In 2004, the German government introduced the first large-scale feed-in tariff system, under a law known as the 'EEG' (Erneuerbare Energien Gesetz) which resulted in explosive growth of PV installations in Germany. At the outset the FIT was over 3x the retail price or 8x the industrial price. The principle behind the German system is a 20 year flat rate contract. The value of new contracts is programmed to decrease each year, in order to encourage the industry to pass on lower costs to the end users. The programme has been more successful than expected with over 1GW installed in 2006, and political pressure is mounting to decrease the tariff to lessen the future burden on consumers.

Subsequently Spain, Italy, Greece (who enjoyed an early success with domestic solar-thermal installations for hot water needs) and France introduced feed-in tariffs. None have replicated the programmed decrease of FIT in new contracts though, making the German incentive relatively less and less attractive compared to other countries. The French and Greek FIT offer a high premium (EUR 0.55/kWh) for building integrated systems. California, Greece, France and Italy have 30-50% more insolation than Germany making them financially more attractive. The Greek domestic "solar roof" programme (adopted in June 2009 for installations up to 10 kW) has internal rates of return of 10-15% at current commercial installation costs, which, furthermore, is tax free.

In 2006 California approved the 'California Solar Initiative', offering a choice of investment subsidies or FIT for small and medium systems and a FIT for large systems. The small-system FIT of $0.39 per kWh (far less than EU countries) expires in just 5 years, and the alternate "EPBB" residential investment incentive is modest, averaging perhaps 20% of cost. All California incentives are scheduled to decrease in the future depending as a function of the amount of PV capacity installed.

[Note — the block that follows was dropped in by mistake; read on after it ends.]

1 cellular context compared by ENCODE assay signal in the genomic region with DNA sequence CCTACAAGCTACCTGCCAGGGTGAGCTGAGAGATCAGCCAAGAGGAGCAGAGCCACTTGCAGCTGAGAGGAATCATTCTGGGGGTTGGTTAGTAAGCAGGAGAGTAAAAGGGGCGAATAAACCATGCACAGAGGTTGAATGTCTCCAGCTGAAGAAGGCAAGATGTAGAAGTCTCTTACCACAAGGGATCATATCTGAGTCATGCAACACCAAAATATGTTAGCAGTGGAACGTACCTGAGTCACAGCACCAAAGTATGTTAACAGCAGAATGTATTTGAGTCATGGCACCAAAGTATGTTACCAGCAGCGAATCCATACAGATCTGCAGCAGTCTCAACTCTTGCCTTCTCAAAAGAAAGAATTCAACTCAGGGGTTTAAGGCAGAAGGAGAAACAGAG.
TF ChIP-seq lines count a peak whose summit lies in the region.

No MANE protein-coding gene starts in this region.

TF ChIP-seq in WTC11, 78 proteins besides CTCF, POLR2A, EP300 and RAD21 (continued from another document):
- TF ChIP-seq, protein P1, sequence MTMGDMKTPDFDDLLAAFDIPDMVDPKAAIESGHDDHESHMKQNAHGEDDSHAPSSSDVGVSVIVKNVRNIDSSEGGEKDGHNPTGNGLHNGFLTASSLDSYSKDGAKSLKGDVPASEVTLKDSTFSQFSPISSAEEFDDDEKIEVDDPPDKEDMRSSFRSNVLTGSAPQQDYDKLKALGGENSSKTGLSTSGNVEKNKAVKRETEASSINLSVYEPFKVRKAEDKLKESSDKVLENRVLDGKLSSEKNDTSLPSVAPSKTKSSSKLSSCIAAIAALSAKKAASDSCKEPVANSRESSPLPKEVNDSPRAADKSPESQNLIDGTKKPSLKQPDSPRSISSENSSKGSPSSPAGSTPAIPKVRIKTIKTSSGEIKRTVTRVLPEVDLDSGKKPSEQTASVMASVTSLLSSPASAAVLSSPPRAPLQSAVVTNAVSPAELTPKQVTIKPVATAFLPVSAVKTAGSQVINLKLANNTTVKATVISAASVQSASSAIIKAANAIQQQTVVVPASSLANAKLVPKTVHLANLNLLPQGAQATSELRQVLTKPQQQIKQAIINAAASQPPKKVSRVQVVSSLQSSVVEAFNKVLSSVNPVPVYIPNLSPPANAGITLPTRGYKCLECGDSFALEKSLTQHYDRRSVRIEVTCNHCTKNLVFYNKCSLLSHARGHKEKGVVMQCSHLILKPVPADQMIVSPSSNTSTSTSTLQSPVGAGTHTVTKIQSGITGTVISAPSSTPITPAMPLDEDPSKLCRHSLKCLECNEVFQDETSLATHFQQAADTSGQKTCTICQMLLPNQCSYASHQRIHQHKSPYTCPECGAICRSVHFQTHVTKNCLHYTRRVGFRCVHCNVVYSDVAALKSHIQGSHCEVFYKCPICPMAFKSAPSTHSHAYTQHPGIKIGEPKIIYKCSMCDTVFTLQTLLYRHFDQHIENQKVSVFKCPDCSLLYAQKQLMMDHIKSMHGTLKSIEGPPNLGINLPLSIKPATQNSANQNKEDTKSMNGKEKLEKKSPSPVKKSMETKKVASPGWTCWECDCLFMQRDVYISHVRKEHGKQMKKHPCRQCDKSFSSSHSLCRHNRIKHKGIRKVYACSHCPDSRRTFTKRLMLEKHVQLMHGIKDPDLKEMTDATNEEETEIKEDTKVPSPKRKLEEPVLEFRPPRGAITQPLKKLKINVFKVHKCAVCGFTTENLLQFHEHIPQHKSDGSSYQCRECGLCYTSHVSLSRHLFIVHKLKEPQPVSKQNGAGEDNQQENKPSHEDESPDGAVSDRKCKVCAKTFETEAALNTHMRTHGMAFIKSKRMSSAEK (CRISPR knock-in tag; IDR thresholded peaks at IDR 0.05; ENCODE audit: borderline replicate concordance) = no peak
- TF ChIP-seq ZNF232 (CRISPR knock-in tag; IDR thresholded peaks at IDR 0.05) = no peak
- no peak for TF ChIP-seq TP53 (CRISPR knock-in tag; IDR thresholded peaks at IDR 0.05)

At the end of 2006, the Ontario Power Authority (OPA, Canada) began its Standard Offer Program (SOP), the first in North America for small renewable projects (10MW or less). This guarantees a fixed price of $0.42 CDN per kWh over a period of twenty years. Unlike net metering, all the electricity produced is sold to the OPA at the SOP rate. The generator then purchases any needed electricity at the current prevailing rate (e.g., $0.055 per kWh). The difference should cover all the costs of installation and operation over the life of the contract. On October 1, 2009, OPA issued a Feed-in Tariff (FIT) program, increasing this fixed price to $0.802 per kWh.[77]